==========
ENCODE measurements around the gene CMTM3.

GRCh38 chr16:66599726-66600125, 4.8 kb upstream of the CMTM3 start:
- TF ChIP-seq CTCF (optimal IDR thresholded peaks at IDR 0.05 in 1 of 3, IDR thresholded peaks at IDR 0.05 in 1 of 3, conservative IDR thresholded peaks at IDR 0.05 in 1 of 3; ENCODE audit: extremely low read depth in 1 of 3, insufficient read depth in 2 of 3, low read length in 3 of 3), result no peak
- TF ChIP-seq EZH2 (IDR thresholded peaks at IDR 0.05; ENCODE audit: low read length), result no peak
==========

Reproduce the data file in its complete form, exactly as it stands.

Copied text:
ENCODE measurements around the gene CMTM3.

GRCh38 chr16:66599726-66600125, 4.8 kb upstream of the CMTM3 start:
- TF ChIP-seq CTCF (optimal IDR thresholded peaks at IDR 0.05 in 1 of 3, IDR thresholded peaks at IDR 0.05 in 1 of 3, conservative IDR thresholded peaks at IDR 0.05 in 1 of 3; ENCODE audit: extremely low read depth in 1 of 3, insufficient read depth in 2 of 3, low read length in 3 of 3), result no peak
- TF ChIP-seq EZH2 (IDR thresholded peaks at IDR 0.05; ENCODE audit: low read length), result no peak